The EU will controversially welcome one of the world's most brutal dictators today after championing human rights and democracy in other oppressed states.
Islam Karimov, the President of Uzbekistan, will meet Jose Manuel Barroso, the President of the European Commission, and Anders Fogh Rasmussen, the Nato Secretary General, in a move that has caused embarrassment and confusion in Brussels.
Mr Barroso has also drawn criticism for the cloak-and-dagger secrecy in which the visit was planned. Unusually, there has been no media accreditation to cover it, and there will not be a joint press conference, ensuring that Mr Karimov is spared any difficult questions. After news of the meeting became public last week, a spokesman for Mr Barroso claimed that Mr Karimov's invitation came from Nato or the Belgian authorities. But the Belgians insisted that neither the King nor the Foreign Minister would meet Mr Karimov, while Nato sources said it had not invited him either.
Mr Karimov's visit has caused deep unease across the road from Mr Barosso's headquarters where the EU President, Herman Van Rompuy, has declined to meet the autocratic leader "for ideological reasons", his office said.
Mr Karimov has run Uzbekistan since its independence from the Soviet Union and tolerates no dissent. Today is his first official visit to Western Europe since a massacre in 2005 when his troops fired into crowds of unarmed protesters in the city of Andijan. Human rights groups estimate that at least 300 people were killed, perhaps many more. Uzbekistan's state-controlled television is bound to show repeated images from today's meetings in an attempt to boost Mr Karimov's legitimacy.
The EU imposed sanctions on Uzbekistan after the Andijan massacre, but these were lifted in 2008, though rights campaigners said the country had made no noticeable progress. Schools close for a month during the cotton harvest, when children as young as seven are forced into the fields to pick the crop and, according to Reporters without Borders, at least 11 journalists are currently jailed in Uzbekistan, while many others have had to flee. "Every day in Uzbekistan, people are harassed, tortured, beaten up or imprisoned simply for speaking out," says Nicolas Beger, director of Amnesty International's European institutions office. "No matter how important trade relations might seem, the EU can't turn a blind eye to gross human rights abuses."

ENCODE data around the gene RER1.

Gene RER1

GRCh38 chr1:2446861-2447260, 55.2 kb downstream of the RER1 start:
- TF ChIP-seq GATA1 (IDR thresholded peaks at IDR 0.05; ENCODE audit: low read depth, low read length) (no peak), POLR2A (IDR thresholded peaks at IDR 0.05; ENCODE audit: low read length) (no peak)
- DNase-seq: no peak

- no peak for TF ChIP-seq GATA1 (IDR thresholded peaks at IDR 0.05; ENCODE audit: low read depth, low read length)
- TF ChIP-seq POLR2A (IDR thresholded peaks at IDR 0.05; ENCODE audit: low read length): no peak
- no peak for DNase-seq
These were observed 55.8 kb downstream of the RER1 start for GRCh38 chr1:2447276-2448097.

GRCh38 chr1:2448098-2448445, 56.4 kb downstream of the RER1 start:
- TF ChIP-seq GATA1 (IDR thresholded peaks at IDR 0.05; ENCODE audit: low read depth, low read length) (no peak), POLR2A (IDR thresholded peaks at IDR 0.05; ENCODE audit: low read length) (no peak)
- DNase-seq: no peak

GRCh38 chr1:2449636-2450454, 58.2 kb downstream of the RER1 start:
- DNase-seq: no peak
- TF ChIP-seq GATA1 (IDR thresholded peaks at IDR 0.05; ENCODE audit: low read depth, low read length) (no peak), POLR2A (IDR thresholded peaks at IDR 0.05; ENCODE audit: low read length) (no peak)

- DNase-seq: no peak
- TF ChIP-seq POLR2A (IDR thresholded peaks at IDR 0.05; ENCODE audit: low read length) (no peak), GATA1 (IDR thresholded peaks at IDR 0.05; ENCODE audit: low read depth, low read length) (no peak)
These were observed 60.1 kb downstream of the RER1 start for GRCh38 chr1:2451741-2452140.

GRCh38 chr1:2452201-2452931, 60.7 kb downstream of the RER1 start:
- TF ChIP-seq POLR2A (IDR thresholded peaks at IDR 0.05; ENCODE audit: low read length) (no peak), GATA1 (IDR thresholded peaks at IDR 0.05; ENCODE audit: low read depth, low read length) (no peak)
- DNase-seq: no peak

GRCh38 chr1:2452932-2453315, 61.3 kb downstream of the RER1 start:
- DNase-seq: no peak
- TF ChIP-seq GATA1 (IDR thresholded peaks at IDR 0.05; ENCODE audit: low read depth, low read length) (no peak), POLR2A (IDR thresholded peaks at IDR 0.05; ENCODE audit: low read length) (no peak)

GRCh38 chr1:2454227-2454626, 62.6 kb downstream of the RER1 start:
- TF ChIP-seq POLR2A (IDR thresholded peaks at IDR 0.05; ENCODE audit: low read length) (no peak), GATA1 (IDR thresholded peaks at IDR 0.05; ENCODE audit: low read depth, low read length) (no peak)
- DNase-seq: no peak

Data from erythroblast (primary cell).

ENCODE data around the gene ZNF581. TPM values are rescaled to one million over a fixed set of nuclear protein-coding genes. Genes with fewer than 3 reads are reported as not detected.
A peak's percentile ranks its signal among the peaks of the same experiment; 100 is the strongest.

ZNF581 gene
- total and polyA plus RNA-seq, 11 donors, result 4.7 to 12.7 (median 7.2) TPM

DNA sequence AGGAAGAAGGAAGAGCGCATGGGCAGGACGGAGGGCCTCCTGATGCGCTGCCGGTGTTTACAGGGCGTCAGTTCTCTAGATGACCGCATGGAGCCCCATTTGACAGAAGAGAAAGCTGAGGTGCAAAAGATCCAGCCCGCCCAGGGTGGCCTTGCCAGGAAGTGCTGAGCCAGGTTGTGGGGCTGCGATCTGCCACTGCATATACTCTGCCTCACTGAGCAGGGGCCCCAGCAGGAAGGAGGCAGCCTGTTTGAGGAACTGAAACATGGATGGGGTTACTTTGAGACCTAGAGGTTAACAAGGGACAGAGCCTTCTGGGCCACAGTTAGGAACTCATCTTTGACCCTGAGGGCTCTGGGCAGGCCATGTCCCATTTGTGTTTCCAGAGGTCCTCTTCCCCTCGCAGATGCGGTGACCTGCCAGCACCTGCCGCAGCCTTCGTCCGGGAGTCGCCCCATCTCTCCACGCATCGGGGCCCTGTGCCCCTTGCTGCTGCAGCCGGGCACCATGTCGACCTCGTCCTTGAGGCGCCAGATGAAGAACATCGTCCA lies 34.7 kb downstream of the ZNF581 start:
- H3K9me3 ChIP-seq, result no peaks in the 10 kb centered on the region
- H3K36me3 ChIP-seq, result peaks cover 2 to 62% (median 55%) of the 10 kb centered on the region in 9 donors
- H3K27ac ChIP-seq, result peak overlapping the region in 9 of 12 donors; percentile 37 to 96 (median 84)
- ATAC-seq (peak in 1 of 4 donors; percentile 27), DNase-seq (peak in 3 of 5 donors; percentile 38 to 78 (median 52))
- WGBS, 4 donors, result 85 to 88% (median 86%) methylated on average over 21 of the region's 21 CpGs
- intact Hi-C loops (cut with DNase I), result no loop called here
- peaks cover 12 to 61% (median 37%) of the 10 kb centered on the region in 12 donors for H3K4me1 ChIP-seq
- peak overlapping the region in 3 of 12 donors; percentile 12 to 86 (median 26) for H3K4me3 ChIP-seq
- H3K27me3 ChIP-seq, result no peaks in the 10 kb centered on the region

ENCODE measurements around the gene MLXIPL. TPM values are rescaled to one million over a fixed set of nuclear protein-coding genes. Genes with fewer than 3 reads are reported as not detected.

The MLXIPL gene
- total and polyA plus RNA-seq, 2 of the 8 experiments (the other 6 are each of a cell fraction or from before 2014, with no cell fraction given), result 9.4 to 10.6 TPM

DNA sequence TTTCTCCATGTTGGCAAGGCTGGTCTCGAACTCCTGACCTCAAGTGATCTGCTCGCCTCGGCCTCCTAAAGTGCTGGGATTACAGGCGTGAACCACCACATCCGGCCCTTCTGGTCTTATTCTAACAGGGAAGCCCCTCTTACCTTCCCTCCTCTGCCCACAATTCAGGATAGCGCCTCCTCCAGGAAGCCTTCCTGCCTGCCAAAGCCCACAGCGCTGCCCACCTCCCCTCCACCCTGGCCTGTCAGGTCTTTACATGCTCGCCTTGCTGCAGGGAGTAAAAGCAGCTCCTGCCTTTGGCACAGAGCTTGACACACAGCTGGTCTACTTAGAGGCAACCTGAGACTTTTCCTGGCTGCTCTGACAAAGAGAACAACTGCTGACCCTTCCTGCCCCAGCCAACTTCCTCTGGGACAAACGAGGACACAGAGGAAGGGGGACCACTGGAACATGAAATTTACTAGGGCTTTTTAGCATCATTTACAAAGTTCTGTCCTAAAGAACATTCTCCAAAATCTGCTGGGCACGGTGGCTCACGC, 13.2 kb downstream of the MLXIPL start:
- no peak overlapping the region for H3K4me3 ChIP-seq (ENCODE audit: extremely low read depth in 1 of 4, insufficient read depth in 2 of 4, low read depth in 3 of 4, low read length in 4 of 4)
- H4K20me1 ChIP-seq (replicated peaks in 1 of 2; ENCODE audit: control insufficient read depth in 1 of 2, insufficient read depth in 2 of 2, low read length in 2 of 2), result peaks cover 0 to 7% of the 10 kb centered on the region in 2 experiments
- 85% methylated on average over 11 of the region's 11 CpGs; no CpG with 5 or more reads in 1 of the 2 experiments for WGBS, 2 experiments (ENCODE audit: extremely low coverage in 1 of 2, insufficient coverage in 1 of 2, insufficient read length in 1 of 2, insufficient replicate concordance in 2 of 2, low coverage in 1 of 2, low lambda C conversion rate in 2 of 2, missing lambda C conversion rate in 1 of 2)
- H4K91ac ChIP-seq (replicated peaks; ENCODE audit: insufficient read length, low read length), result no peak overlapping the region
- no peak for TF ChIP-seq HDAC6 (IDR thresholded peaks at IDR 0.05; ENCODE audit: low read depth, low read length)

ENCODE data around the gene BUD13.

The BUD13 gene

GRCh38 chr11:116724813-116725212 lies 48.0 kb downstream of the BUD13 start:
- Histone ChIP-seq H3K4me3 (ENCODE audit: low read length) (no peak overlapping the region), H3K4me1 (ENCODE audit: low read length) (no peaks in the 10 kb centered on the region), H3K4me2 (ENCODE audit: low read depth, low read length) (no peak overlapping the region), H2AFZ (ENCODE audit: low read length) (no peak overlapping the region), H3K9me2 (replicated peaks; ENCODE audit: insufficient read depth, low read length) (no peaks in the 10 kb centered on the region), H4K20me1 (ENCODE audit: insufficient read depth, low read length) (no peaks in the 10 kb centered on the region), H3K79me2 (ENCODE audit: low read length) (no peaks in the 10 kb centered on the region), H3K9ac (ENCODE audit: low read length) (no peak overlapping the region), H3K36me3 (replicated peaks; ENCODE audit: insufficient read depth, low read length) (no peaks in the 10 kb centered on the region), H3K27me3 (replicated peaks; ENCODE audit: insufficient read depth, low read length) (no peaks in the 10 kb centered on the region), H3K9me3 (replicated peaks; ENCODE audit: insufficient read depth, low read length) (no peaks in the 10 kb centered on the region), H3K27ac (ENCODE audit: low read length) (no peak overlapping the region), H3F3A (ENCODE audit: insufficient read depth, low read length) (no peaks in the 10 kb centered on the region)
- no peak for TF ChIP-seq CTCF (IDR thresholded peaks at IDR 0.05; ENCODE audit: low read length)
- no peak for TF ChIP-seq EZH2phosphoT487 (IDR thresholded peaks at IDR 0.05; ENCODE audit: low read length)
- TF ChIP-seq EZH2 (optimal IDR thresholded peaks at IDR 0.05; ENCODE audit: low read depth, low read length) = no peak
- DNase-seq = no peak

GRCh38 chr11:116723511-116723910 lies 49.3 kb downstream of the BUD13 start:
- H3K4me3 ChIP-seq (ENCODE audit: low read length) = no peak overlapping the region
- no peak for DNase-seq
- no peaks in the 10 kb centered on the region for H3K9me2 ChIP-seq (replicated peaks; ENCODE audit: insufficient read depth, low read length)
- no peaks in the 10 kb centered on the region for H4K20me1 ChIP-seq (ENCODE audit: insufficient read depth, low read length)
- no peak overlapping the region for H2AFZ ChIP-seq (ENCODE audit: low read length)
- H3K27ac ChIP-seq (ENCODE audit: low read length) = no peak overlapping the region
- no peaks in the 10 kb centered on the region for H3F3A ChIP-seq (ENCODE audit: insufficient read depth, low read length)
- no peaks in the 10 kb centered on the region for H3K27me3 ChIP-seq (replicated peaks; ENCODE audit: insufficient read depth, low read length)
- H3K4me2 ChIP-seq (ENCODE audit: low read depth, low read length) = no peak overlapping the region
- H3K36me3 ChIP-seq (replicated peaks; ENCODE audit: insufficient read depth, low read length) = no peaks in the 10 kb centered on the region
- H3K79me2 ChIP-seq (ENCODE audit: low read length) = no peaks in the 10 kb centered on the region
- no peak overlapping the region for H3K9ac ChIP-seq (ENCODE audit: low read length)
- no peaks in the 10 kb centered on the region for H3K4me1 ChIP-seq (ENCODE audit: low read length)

Mr Barroso appears to have made January a month for meetings with some of the former Soviet bloc's most unsavoury leaders. Earlier this month, he travelled to Baku to meet Ilham Aliyev, the repressive President of Azerbaijan, and also visited Turkmenistan, one of the world's most opaque dictatorships. But while both Azerbaijan and Turkmenistan have crucial energy supplies that the EU is keen to tap, there are no noticeable trade concessions to be won from Uzbekistan.
The country is strategically important for supplying Nato troops in Afghanistan, but this is not an EU issue. Most of the country's energy resources are contracted to Russia, and it has little else in the way of exports, except the cotton. "If you're going to sell your soul, you should at least get a good price," says Andrew Stroehlein of the International Crisis Group in Brussels. "There's absolutely nothing to gain for the EU. It's incomprehensible."
The timing of the visit could not be more embarrassing for Mr Barroso, with the EU condemning the Ben Ali regime in Tunisia, and preparing to reimpose sanctions on Alexander Lukashenko's regime in Belarus. The EU had previously banned Mr Lukashenko from entering its nation states, amid a range of other measures. but it lifted the restrictions in 2008 in the hope the move would entice the Belarusian authorities to liberalise. It even hinted at financial aid if recent presidential elections went off smoothly. However, the elections last month returned Mr Lukashenko for a fourth term, and after subsequent protests were broken up by riot police, the EU now plans to reinstate the sanctions.
Mr Barosso's office has been at pains to stress that human rights would be "at the top of the agenda" though it would not clarify whether the Andijan crackdown would be raised.
Mr Karimov is also meeting the EU Energy Commissioner, Günther Oettinger, though experts say it will take at least another five decades before Uzbekistan could start delivering significant amounts of energy to the EU.
This has left many in Brussels wondering why there is one rule for Tashkent and another for Minsk. "Lukashenko is terrible, but Karimov is far, far nastier. It's a far more brutal dictatorship," says Mr Stroehlein.Reuse content